A Louisville pastor is grateful to be alive after dying during a life-saving double lung transplant.
Mike Olsen was diagnosed with Idiopathic Pulmonary Fibrosis in 2014. Though he had never smoked, his lungs looked black and molded, which the doctors said was scar tissue from the damage caused by his fatal disease.
He underwent surgery in January to replace his damaged lungs, but then circumstances took a tragic turn. Olsen, the pastor of Iona Community Church, bled out after the doctors removed the last clamp. His wife updated friends and family members on Facebook, saying that “His body was not being properly oxygenated by his new lungs.” The doctors placed him in a medically induced coma.
After he came out of the coma and the doctors removed the ventilator, he told a friend that he, “Got to meet my donor and tell him thank you.”
Later, in a video posted to his Facebook page, he told the story of what he described as a trip to heaven. He said, “I saw these swirling lights and I heard this pattern of voices or something. And I just now realized what they were saying. They were saying, ‘Mike’s coming home. Mike’s coming home.’ And then I heard Jesus say, ‘It’s not his time. He’s just here for a visit.”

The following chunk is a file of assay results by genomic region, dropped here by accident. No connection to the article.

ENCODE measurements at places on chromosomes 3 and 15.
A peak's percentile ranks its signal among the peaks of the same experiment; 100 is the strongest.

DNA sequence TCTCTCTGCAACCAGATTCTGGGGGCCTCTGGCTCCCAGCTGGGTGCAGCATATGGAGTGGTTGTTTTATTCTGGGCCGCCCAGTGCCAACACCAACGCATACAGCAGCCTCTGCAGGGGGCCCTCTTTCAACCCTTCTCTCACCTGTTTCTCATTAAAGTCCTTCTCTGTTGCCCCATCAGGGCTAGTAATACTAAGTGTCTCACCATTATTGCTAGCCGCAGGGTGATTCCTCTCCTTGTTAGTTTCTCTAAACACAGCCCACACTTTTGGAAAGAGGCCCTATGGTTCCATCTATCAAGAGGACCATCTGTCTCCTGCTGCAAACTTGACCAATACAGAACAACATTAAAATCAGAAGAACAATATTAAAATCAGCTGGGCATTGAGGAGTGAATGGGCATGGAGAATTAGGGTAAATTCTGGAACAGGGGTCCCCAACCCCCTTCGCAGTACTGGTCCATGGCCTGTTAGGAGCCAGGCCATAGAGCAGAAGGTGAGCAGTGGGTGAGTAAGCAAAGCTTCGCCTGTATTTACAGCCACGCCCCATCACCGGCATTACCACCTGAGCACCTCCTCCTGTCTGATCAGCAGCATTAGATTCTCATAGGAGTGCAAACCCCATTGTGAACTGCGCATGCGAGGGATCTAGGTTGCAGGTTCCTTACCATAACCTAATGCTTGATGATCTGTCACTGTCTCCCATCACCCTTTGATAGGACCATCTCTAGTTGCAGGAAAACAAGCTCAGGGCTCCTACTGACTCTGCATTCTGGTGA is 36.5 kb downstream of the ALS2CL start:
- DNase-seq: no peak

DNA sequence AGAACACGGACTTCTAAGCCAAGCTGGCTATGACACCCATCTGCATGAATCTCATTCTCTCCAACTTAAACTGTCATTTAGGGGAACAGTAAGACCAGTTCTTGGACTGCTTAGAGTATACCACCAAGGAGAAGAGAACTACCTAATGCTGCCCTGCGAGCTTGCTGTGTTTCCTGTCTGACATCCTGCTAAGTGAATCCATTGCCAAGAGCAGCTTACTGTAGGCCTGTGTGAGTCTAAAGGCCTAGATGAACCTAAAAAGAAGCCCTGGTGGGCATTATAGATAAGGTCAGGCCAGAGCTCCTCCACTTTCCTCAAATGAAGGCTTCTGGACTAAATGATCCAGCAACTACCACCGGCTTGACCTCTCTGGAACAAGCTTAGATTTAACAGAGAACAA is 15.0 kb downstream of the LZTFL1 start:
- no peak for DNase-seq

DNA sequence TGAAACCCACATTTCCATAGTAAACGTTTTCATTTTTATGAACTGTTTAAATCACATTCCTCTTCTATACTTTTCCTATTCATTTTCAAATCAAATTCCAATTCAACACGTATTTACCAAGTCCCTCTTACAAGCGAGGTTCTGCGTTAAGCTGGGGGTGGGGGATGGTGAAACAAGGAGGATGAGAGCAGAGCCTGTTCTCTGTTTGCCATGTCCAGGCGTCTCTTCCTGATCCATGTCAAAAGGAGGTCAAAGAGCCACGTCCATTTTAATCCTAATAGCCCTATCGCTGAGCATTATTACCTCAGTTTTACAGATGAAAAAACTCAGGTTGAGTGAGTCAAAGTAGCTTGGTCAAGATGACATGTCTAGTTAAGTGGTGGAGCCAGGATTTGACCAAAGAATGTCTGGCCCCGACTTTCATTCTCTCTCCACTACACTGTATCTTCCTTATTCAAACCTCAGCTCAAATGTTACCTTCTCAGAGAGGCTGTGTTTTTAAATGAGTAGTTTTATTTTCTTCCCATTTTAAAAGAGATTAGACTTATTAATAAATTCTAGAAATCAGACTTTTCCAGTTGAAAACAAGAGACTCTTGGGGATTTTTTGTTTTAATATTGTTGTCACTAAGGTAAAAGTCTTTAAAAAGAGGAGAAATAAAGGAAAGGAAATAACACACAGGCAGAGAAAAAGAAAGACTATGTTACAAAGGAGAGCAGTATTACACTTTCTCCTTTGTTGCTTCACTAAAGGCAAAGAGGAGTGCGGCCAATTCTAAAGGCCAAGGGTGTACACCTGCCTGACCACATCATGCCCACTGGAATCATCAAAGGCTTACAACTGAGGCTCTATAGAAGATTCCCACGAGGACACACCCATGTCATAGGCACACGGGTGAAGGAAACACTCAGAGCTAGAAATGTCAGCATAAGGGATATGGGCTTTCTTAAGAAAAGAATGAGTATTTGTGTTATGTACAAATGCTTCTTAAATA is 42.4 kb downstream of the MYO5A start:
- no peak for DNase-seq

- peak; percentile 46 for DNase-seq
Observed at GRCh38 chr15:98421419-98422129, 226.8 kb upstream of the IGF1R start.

Olsen concluded with tears in his eyes, “Now it’s coming back to me like a story unfolding and I’m realizing I had a genuine supernatural experience with God. And it really helps me realize the love of God for each one of us.”
Prior to his surgery, Olsen advocated for IPF funding and worked to raise awareness about the importance of organ donation. In the Spring of 2018, he met with President Donald Trump at the White House and told him, “Remember me when you go make a vote when you sign something. I’m a real person and this is a disease that is devastating many people.”
Olsen is currently adjusting to his new reality but is thankful for every breath he takes with his new lungs. Even a few steps leave him winded and he must wear a mask to avoid illness. He is currently staying in an Airbnb until contractors can fix an issue with leaky gutters and mold at his home.
Olsen said he will continue working on behalf of those suffering from the same debilitating disease as him while he still has breath. “Just because I’m on the other side, and I’m transplanted, I’ll never forget. I’ll just keep doing what I can to bring awareness until IPF is something everyone knows about. We need to find a cure.”
Scott Slayton writes at “One Degree to Another.”
Photo courtesy: Rajiv Bajaj/Unsplash
Video courtesy: Mike Olsen